UN: “Israel’s Fault When Palestinian Men Beat Their Wives.” Neuer: “Where Is The Data?”

The UN does not need facts.

GENEVA, June 12, 2017 – The chair of today’s UN Human Rights Council debate, council vice-president Amr Ahmed Ramadan of Egypt, broke with parliamentary protocol and refused to thank the representative of UN Watch after he challenged a new report that blames Israel for when Palestinian men commit violence against women, and asked why Islamic preachers of wife-beating were ignored.

The U.N. expert — who slammed Israeli counter-terrorism measures for their “gendered impact” on Palestinian women yet failed to cite Palestinian stabbings or rocket attacks for their “gendered impact” on Israeli women — failed to answer UN Watch director Hillel Neuer’s question about the source of her data for blaming Israel for Palestinian violence against women.

Testimony before the U.N. Human Rights Council by Hillel Neuer, executive director of UN Watch, June 12, 2017.

Mr. Chairman, today’s report on Israel and the Palestinian territories provides important information on women targeted by violence.

Regrettably, however, the report is undermined by its subservience to one recurring unproven assumption. As highlighted by the rapporteur, that is the “clear linkage between the prolonged occupation and violence against women.”

Ms. Simonovic, in other words, what you are saying is as follows: “When Palestinian men beat their wives, it’s Israel’s fault.”

In this regard, I wish to pose some questions:

First: how do you know there is a “clear linkage”? Where is the data? I don’t see it anywhere in the report, not in Addendum 1 or 2.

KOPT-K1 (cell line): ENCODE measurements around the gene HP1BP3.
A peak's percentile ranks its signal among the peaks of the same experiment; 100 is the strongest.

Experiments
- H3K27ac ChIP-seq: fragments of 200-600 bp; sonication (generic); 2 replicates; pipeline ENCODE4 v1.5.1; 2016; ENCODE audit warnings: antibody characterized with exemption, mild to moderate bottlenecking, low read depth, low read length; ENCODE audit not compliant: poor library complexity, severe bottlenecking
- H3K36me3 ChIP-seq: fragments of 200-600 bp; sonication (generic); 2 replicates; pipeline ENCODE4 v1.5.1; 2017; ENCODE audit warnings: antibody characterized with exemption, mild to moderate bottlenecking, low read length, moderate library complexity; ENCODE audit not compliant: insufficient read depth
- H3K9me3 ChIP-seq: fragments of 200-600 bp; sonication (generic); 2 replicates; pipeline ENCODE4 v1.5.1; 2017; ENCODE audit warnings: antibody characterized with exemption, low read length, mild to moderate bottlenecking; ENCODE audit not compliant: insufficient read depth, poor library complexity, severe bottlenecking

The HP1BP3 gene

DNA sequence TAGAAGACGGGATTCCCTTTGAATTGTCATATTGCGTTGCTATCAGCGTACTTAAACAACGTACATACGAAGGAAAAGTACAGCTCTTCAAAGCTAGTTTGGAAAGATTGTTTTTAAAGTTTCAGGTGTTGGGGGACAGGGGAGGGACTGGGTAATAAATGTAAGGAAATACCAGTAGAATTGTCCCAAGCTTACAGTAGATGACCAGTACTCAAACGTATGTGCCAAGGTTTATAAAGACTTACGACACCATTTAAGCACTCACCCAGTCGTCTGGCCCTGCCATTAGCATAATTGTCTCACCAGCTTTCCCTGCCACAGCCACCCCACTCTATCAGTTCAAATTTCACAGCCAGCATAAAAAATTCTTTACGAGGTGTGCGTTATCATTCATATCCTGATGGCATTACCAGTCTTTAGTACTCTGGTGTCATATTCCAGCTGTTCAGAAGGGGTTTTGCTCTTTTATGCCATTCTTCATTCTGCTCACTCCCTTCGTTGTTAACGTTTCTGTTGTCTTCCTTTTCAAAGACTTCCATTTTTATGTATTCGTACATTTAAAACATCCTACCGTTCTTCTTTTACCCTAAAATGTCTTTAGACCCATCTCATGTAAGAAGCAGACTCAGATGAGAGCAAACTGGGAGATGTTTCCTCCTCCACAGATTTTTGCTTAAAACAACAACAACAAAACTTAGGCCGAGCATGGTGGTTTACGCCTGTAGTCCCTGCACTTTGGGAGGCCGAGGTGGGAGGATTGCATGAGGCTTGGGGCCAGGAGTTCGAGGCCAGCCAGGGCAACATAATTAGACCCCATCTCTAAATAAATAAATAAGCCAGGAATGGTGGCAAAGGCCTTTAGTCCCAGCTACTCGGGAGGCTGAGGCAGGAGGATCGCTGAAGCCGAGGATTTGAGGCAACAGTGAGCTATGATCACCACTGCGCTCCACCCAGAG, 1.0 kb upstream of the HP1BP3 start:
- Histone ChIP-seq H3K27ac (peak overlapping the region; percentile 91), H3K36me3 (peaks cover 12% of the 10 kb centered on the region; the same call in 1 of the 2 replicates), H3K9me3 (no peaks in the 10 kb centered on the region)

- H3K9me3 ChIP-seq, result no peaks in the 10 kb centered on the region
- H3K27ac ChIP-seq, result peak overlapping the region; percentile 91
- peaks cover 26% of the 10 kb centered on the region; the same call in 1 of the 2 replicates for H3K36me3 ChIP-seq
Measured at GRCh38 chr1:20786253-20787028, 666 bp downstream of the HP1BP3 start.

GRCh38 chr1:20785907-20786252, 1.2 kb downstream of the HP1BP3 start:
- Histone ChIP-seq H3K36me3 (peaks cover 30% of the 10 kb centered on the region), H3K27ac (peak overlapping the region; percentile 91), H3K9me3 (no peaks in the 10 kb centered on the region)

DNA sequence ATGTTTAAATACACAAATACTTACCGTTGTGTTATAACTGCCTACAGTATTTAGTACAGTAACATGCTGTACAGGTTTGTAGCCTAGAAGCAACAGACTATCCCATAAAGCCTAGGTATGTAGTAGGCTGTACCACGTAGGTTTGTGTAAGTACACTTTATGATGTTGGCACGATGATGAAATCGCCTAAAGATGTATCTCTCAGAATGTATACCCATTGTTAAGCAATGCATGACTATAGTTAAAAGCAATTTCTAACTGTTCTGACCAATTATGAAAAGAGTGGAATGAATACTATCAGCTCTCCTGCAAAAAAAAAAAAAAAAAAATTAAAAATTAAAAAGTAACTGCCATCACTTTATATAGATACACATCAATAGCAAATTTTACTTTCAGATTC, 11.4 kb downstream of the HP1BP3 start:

Is it right to continue infantilizing Palestinians, such that when a man in Ramallah beats his wife, we encourage him to say ‘Israel made me do it’?

Your report speak of Israeli actions that create pressure. Well, maybe. Yet there may be a myriad of other influences. How do you know which is significant?

It would be interesting, for example, to examine comparable populations in in Lebanon, Jordan, Sinai and Egypt, and to see if there are differences in the rate of violence against women. Ms. Simonovic, why have you not done so? Where is the data?

Second: You make a passing reference to the influence of “tradition and culture.” Do you mean Palestinian, Arab or Muslim tradition? You don’t say which, and don’t seem to be interested in this key factor in the Middle East.

Why did you fail to mention that official Palestinian TV regularly broadcasts Islamic preachers who tell the people how to beat their wives?

On February 8, 2016, for example, Hassan al-Laham, the Mufti of Gaza, quoting the Koran and the Hadith, advised husbands on how to beat their wives, recommending: “Hitting that does not make her ugly; in other words, not hitting that will bring the police… The hitting will be like a joke.  The hitting is a kind of reminder that the love and friendship that Allah commanded is still found between the couple.”

Ms. Simonovic, while you find numerous indirect ways to blame Israel, how could you omit these forms of direct incitement? Why do you not mention terrorism against Israeli women?  Report at UNWatch

Video: UN: “Israel’s fault when Palestinian men beat their wives.” Neuer: “Where is the data?”

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